Hello how are you? There is Hope for all of us!
May Gibbs has always been an inspiration to me, I just love her quirky artwork, she was ahead of her time with her bush fantasy world! (1877 – 1969) She is one of Australia’s most treasured illustrators, artists and children’s authors, thats why we love her so much at Emu Ridge!
This image is so now, I love it and it was produced in 1919 amazing! This picture gives us all hope, that despite the uncertainty surrounding us, it wont last forever.
About this record
This is an excerpt from a public health poster about the Spanish influenza (flu) pandemic, drawn by children’s illustrator and author May Gibbs in 1919. The detail features a gumnut baby and a kookaburra sitting on a branch, with eucalyptus leaves wrapped around their mouths in the manner of surgical masks. Apart from the leaf, the gumnut baby wears only a gumnut on her head. The illustration is captioned ‘Hullo! How are you?’ The word ‘Copyright’ is at the bottom right and the illustrator’s signature, ‘May Gibbs’, is at the bottom left.
- This public health poster was part of a government campaign in New South Wales to limit the spread of the deadly Spanish flu pandemic of 1918–19, in which about 12,000 Australians died, 6300 of them in New South Wales. Soldiers returning from World War I and infected people were quarantined, wearing masks in public places was made compulsory, schools were closed, many public activities were banned or restricted and pharmacy prices were regulated.
- This illustration by children’s illustrator and author May Gibbs (1877–1969) uses familiar characters from her children’s books to encourage readers, especially children, to wear masks to reduce the spread of the deadly infection. Gibbs was one of the most popular children’s writers of the time. Her characters, such as bush babies and banksia men, were inspired by the uniqueness of the Australian bush and appealed to adults as well as children.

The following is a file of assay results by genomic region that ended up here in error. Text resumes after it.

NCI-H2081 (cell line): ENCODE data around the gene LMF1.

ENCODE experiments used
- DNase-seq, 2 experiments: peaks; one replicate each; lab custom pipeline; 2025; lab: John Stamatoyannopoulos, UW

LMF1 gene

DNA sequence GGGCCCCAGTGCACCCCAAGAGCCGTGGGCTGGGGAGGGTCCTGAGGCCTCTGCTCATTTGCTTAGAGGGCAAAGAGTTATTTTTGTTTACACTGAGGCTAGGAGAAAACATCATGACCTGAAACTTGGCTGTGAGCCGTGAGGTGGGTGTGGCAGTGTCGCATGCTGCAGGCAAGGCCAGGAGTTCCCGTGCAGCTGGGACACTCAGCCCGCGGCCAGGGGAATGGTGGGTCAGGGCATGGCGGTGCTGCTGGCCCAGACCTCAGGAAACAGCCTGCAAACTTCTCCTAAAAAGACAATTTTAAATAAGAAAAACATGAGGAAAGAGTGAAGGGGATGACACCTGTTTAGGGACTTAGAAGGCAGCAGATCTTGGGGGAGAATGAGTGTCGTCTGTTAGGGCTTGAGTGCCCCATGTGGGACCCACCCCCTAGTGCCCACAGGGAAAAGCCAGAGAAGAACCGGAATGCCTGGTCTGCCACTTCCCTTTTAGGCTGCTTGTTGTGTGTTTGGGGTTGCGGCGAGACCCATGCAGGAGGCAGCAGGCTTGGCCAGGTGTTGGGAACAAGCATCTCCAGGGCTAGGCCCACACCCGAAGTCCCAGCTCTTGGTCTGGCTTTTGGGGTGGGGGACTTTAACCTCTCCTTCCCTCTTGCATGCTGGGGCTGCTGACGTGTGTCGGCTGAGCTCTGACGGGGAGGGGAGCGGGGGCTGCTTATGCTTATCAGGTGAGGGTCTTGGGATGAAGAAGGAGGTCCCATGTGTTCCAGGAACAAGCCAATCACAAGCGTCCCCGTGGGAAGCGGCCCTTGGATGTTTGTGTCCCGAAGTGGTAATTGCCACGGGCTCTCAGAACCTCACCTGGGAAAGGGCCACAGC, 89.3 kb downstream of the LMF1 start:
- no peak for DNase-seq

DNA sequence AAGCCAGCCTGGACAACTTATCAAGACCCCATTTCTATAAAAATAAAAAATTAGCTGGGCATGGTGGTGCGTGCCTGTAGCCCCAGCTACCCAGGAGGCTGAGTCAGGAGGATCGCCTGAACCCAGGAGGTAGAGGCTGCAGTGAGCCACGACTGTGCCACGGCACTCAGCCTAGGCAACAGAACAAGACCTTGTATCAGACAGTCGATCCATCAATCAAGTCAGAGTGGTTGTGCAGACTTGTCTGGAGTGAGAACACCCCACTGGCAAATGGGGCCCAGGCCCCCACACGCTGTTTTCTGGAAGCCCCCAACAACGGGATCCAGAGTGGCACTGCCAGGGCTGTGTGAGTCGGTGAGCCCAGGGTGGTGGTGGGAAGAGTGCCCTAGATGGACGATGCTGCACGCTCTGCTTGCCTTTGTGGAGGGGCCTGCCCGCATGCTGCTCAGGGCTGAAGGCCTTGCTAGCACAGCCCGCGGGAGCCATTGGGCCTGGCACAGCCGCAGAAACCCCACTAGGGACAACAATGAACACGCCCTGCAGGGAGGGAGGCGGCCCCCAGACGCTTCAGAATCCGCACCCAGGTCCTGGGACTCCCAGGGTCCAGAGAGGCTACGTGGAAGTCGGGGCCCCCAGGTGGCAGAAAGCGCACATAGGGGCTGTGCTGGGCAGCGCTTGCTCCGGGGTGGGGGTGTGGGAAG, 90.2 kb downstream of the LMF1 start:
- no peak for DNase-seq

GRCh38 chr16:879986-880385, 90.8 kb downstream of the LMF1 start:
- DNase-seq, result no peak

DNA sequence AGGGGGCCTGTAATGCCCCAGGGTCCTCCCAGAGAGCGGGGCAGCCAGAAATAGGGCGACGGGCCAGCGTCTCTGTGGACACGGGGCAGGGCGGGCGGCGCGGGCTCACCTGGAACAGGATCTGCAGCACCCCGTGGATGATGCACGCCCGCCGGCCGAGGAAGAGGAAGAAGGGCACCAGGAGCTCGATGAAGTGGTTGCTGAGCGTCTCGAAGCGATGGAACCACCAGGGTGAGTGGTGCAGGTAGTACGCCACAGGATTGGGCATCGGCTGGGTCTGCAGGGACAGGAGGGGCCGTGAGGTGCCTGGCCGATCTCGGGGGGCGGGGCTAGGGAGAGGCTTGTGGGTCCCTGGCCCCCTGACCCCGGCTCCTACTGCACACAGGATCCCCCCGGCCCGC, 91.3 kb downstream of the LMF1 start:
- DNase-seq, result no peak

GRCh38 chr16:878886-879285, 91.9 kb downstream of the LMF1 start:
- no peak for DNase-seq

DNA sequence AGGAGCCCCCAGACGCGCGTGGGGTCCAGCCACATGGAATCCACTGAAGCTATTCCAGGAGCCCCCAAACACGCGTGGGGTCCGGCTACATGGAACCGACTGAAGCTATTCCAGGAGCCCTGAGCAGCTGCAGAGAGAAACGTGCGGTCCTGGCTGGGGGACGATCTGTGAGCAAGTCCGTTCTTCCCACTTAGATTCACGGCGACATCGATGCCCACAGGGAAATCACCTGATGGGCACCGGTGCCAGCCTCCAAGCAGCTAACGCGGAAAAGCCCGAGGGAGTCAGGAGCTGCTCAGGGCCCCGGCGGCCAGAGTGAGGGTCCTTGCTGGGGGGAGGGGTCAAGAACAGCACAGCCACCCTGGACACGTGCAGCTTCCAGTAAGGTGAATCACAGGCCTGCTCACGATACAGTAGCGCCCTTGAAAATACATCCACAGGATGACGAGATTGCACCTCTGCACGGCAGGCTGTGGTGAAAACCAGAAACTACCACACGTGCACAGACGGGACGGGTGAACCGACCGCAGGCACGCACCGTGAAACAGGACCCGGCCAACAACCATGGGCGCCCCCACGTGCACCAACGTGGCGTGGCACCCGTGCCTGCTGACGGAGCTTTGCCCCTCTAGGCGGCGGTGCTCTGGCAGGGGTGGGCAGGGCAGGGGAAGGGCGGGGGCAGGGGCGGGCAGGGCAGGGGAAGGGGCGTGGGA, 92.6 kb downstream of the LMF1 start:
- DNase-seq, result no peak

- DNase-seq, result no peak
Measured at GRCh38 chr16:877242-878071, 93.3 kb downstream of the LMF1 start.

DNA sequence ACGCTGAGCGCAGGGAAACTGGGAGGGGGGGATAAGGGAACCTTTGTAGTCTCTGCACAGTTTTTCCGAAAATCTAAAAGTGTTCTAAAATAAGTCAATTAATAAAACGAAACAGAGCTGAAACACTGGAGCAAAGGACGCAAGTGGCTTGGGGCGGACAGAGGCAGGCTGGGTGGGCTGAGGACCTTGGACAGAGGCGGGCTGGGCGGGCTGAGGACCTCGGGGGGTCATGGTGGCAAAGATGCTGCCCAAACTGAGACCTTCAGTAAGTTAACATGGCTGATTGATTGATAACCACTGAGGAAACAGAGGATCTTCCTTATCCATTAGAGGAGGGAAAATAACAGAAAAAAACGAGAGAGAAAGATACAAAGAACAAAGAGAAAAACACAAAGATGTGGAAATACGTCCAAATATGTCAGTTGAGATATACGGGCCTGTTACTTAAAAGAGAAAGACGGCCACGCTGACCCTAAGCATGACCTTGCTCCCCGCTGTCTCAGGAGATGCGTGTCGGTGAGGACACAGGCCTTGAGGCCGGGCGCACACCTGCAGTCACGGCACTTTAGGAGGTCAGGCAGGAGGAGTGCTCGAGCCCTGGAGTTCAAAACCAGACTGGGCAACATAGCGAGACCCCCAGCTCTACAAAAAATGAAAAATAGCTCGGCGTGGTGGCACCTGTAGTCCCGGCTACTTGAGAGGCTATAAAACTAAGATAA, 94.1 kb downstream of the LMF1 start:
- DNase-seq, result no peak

- The Spanish flu was so called because the outbreak was first noticed in Spain, in 1918, and it killed 8 million in Spain alone. The pandemic spread across the world in three waves–beginning in 1918 and 1919 with the return of soldiers from World War I. Mainly affecting healthy young people aged 15–35 years, the flu killed between 20 and 50 million people worldwide, more than the total number killed in the war.
- Public health campaigns before the age of radio and television used the poster as an effective advertising medium. Government bodies made wide use of posters for various campaigns, including war service recruitment, public health and safety, and promotion of railway travel, but they were used most widely in public health campaigns. This poster was produced as a lithograph, as were most posters of the era.
- The illustration uses the popular icon created by May Gibbs, the ‘gumnut baby’, one of the bush babies series that made her famous. One of the first appearances of the gumnut babies was in an illustration to Ethel Turner’s story The Magic Button, published in 1913. In 1916 Gibbs published her first book, Gumnut Babies. Her famous book about the adventures of two brothers, Snugglepot and Cuddlepie, was first published in 1918.
- Gibbs used distinctly Australian motifs at a time when the Australian bush was an important symbol of national identity. An upsurge in Australian nationalism in the arts and literature began in the 1890s, with bush poets such as Henry Lawson and Banjo Paterson receiving wide acclaim for their uniquely Australian stories. The bush ethos was an important part of the early nationalism that followed Federation in 1901.